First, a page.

Cons: It’s the most expensive option ($8,000 to $12,000!) because each bracket needs to be custom made for your teeth and it’s harder and more complicated for the dentist to work with overall. It’s also difficult to clean since the metal brackets are on the insides of your teeth and they tend to be quite uncomfortable as it can get in the way of your tongue. Expect to get tongue ulcers and abrasions, especially at the start. You may also sound funny with them on so there will certainly be some getting used to! Due to the many challenges it poses, lingual braces are by far the least popular option in Singapore.

3. Ceramic braces

woman with ceramic braces

Ceramic braces work in the exact same way as your traditional metal braces. Instead of the brackets at the front of your teeth being made of metal, they are made of tooth-colored ceramic instead. So you can imagine that these are much less noticeable and a much more aesthetically pleasing option.

Pros: Much more elegant as compared to its metal counterpart.

Cons: A caveat is that these can stain easily, so you may have to give up on food that stains the teeth like red wine and coffee (gasp). It’s also pricier ($4,500 to $6,000) as the material cost is higher and it requires more maintenance than metal braces. Ceramic is also more fragile and less hardy than metal, which means it is prone to breaking or chipping so you would also have to take extra care.

Pro tip: Ask your dentist to install ceramic braces on your upper row of teeth and traditional metal ones on the lower teeth to save cost (pictured below). If you can give up coffee, that is.

4. Clear aligners such as Invisalign

woman using invisalign, getting nice neat teeth without the embarrassment of using traditional braces

Despite it being a significantly more expensive option ($4,800 to $12,000) than metal braces, clear aligners such as Invisalign are getting more popular due to its many benefits. There are many types of clear aligner brands available such as Zenyum, MBrace, eCligner etc, but Invisalign is by far considered the industry best as it is able to treat all types of malocclusion, including complex cases. Invisalign also uses tiny attachments on the teeth which allows the dentist to move teeth effectively. It is thus also the most expensive.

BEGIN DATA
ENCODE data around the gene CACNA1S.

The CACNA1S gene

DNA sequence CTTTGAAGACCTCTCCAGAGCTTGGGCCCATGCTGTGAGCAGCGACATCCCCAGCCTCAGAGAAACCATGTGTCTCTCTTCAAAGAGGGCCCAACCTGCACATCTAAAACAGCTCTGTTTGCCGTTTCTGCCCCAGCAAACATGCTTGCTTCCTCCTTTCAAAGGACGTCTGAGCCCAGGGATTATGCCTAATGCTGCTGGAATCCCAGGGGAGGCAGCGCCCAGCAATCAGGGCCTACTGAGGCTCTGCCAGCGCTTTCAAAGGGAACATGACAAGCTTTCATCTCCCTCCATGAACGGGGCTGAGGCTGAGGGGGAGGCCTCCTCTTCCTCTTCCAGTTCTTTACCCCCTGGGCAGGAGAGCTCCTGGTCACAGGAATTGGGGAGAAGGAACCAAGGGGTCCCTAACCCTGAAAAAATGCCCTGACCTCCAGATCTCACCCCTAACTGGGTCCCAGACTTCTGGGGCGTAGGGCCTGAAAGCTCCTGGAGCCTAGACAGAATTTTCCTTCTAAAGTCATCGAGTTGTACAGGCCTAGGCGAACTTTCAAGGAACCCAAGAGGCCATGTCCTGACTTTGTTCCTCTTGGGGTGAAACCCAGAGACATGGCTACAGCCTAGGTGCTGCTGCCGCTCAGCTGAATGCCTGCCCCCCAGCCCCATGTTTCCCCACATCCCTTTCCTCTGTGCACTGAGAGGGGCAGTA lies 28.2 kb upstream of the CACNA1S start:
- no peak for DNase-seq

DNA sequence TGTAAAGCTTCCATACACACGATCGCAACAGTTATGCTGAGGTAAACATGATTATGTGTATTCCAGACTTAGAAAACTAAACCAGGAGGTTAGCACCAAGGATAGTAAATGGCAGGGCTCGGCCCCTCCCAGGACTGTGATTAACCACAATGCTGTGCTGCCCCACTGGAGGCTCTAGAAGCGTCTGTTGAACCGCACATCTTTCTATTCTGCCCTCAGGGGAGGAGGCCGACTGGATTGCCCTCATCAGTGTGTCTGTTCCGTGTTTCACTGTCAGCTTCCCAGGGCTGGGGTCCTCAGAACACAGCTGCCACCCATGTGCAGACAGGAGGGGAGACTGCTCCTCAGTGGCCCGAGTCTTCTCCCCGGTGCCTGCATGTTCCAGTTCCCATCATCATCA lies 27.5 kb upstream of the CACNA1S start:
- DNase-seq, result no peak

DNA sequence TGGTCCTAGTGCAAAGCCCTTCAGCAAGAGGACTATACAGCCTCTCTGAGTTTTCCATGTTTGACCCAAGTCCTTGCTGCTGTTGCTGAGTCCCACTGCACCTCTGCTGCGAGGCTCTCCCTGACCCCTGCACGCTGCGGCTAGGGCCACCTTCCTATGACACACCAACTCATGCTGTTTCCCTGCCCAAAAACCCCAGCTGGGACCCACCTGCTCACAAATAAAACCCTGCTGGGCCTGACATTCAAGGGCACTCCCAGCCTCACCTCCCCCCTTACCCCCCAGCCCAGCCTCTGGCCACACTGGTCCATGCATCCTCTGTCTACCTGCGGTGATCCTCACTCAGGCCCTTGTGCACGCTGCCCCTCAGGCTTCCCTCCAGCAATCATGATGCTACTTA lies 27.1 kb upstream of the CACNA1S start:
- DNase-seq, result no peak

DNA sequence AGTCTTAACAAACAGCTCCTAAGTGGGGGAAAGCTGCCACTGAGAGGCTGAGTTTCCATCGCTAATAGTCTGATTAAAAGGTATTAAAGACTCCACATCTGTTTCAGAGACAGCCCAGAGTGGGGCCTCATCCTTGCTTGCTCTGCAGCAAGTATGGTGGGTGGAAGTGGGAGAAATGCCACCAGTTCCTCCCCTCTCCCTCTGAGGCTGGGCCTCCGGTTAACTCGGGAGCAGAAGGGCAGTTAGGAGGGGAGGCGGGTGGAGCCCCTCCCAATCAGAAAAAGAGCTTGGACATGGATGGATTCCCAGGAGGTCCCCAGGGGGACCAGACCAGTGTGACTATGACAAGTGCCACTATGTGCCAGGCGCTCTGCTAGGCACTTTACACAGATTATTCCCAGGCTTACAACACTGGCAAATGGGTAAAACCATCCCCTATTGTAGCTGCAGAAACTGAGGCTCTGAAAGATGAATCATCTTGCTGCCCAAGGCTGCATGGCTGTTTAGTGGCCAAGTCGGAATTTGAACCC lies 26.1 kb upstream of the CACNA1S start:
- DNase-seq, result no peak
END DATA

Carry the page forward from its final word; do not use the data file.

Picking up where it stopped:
Pros: Transparent and “invisible” so you can still flash a pretty smile without the whole world knowing you’re currently straightening your teeth. Contrast this to living with metal braces in your mouth for two to three years – which can be quite a long time. It’s also super gentle and comfortable – no sharp metal bits rubbing and poking at your inner cheeks, so no ulcers and abrasions. Easy to maintain oral hygiene as Invisalign is removable, so you can simply take them out when you eat, brush or floss.

Cons: The only downside is its price. The average price of Invisalign at a dental clinic is a whopping $8,000. An Invisalign treatment typically comprises a total of 18 to 30 sets of aligners, each set custom made to gradually move your teeth at each step of your teeth straightening process. Another thing to note is that Invisalign is not suitable for very complex cases, i.e. very crooked and misaligned teeth that needs a lot of movement.

Pro tip: Always keep your previous set of aligners – do NOT throw them away. In case you lose your current set, you can always fall back on the previous set of aligners so that your teeth doesn’t shift around too much.

Most common ways of losing your aligners: wrapping your aligners in a napkin in the restaurant, only to forget and let the staff clear the table and sweep your precious aligners into the trash; leaving it behind in the hotel during your holiday; etc etc. Always keep your aligners in a retainer case whenever you remove them.

Whichever option you choose, just remember: doing braces is a long process that would take a few years, so brace yourself – a beautiful smile takes time.